When I wrote about
the Baker-Robbins/LegalWorks KM conference, I purposely
left out the most impressive application/presentation
of them all:  Morrison & Foerster’s Oz Benamram
discussing "AnswerBase," the
firm’s new KM system which will be rolling out next month.

AnswerBase is the fruit of over two years
of labor, and is, in my humble opinion, a revolutionary
approach to KM.  Oz was kind enough to give me a
one-on-one guided tour in his office two weeks ago, and
what I have to say will draw from both his presentation
to the KM conference and to our private meeting.   Suffice
to say that neither Oz nor I am aware of any other firm
taking the Morrison & Foerster approach at the moment,
but when I asked Oz who else might adopt it once they
see it, his response was "Everyone will, within two years."

 Read on.

At the outset of their redesign of
the Morrison & Foerster KM system starting two years
ago, Oz and the team went back to first principles.  These
were their guiding stars:

  • We need "federated search" to search across the many
    disparate databases which all contain information potentially
    germane to a lawyer confronting a new task, including:

    • the matter tracking/management system;
    • the client/CRM databases;
    • the financial/accounting/time-keeping and billing
    • personnel information on individuals within the
    • the document management system;
    • the email database; and last but not least
    • the firm’s own internal "Knowledge Exchange"
      system, a continuously-upgraded and dynamic compilation
      of (manually managed) model documents and templates.
  • To use precedents effectively, attorneys need context:
    who worked on the transaction, what industry was it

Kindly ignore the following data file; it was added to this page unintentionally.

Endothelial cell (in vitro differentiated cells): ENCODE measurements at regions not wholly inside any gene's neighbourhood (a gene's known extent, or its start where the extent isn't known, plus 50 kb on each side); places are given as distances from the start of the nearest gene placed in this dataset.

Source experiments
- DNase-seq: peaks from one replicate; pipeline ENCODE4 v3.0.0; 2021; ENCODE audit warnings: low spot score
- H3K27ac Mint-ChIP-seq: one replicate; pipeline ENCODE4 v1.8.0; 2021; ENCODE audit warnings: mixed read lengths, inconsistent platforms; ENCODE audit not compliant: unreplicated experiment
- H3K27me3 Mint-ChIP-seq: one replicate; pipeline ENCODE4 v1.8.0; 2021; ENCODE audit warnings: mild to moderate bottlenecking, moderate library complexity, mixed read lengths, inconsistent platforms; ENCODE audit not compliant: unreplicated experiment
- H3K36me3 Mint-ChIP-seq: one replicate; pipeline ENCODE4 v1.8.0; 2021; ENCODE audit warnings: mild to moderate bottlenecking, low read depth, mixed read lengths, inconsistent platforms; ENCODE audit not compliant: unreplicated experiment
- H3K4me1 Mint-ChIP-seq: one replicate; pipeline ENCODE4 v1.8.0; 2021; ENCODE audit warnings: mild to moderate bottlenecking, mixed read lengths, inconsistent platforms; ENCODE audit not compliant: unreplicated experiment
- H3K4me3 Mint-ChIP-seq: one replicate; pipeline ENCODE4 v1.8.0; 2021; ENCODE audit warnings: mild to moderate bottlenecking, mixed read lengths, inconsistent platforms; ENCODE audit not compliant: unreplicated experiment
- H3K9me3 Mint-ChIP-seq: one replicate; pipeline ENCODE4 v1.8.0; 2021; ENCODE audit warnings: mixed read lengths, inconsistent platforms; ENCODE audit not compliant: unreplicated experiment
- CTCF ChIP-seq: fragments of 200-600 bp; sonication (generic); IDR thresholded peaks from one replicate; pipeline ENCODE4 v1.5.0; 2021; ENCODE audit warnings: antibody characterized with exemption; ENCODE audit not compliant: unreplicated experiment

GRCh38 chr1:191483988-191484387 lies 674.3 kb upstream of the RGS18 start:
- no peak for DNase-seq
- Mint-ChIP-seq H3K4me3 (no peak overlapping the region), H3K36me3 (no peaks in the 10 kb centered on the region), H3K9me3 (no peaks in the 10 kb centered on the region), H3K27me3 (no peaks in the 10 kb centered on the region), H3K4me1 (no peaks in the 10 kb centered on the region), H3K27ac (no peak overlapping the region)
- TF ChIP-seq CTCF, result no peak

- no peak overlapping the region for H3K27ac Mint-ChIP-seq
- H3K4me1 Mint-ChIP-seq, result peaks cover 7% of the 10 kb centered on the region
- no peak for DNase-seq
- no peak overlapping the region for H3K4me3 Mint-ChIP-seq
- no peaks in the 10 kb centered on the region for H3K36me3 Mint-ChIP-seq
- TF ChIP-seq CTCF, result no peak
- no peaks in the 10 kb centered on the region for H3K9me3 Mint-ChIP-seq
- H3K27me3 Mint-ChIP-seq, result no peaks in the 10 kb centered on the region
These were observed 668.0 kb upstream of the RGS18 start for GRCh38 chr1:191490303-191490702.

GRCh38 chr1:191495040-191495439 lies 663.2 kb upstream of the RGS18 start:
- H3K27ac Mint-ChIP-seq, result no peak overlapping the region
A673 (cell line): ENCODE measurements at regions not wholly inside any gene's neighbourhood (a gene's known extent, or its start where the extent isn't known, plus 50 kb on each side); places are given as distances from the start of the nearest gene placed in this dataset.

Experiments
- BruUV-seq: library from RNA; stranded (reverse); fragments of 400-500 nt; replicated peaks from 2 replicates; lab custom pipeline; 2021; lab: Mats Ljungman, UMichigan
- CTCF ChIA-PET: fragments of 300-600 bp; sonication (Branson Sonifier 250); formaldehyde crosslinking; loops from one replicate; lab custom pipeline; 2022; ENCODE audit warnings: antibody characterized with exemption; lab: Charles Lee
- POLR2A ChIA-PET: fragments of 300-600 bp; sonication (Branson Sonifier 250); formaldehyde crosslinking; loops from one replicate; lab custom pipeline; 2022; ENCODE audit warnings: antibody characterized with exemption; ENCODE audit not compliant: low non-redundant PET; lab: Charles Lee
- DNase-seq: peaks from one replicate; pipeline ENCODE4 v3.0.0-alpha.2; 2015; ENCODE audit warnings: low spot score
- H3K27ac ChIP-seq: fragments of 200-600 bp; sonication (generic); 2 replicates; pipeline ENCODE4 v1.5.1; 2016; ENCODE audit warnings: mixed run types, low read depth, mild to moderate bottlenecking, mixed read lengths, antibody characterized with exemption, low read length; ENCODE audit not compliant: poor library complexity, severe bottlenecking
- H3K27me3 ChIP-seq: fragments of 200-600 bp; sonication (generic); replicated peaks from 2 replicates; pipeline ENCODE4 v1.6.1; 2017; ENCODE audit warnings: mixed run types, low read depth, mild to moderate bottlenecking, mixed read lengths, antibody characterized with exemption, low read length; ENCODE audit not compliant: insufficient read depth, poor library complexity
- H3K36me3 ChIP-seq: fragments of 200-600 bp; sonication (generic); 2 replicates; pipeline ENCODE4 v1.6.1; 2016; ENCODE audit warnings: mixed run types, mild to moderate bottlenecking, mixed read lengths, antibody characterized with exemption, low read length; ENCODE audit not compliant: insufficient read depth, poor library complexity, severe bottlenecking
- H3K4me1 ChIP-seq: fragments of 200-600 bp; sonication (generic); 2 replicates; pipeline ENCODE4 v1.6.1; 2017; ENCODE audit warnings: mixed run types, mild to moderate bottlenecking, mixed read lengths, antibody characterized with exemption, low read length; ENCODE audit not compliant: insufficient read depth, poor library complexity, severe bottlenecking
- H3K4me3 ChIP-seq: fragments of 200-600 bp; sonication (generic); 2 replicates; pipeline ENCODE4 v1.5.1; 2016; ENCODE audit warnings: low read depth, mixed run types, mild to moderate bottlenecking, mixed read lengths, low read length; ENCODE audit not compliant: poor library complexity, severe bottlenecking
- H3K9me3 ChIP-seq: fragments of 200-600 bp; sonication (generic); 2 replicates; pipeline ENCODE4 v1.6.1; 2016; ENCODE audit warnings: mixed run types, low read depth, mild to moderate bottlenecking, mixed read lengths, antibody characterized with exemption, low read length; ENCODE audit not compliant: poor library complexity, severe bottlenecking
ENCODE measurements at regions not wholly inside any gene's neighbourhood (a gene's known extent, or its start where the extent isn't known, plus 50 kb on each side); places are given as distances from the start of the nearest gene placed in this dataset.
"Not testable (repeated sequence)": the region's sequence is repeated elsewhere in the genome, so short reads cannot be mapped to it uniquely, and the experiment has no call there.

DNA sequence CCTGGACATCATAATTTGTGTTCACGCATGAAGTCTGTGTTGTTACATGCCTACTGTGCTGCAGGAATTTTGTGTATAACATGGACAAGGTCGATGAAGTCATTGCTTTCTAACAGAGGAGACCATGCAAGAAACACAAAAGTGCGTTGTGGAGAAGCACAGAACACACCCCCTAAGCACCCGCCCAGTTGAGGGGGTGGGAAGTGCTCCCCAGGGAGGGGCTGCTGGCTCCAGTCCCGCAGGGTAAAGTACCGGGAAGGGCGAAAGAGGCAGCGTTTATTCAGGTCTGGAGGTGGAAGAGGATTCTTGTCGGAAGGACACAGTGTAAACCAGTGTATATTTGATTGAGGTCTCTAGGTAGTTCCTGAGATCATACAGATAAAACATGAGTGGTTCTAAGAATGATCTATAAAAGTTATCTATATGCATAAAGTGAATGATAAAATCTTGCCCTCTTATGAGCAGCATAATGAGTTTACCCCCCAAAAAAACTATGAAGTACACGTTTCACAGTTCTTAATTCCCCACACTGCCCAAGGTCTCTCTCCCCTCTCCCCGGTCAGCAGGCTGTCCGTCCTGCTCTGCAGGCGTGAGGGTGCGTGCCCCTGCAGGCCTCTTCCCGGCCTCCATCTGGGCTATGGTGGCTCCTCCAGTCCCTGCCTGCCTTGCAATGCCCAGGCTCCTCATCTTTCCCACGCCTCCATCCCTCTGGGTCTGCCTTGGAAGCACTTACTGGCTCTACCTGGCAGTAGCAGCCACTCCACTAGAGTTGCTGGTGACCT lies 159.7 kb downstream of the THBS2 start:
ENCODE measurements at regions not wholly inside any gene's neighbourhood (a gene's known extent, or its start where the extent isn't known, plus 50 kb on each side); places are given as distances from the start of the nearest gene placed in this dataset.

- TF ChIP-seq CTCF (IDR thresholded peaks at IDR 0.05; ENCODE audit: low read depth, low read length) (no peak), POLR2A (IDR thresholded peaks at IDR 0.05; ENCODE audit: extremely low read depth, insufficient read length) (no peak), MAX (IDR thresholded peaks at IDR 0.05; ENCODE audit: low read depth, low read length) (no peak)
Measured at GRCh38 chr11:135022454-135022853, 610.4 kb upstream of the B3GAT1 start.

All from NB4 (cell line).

for, the timing, etc.
  • Often the most expeditious way to gain expertise
    is…by talking to an expert:  This implies that
    the system must excel at identifying people who
    have worked on similar matters in the past, and preferably
    a lot of them.
  • Finally, lawyers won’t use anything that’s not drop-dead simple.  Extremely
    comprehensive and nuanced search tools may be fine
    for grad students, but lawyers want something resembling
    Google or Yahoo.

Perhaps not surprisingly, when they went out into the
marketplace of "federated search" vendors to evaluate
products, they ran into the realization that while everyone
could do 80% (sometimes a different 80%) of what they
were seeking, no one could do it all.  Products
that excelled at extracting meta-data to identify entities
to a transaction, for example, fell down on their relevance-ranking
engines, so that the "best" documents did not always
appear at or near the top.  Similarly, products
that were strong on identifying individuals with relevant
experience mis-categorized documents.

At this point, the team was in a bit of a quandary—until
Oz happened to attend an "enterprise search" technology
conference where some e-commerce vendors were making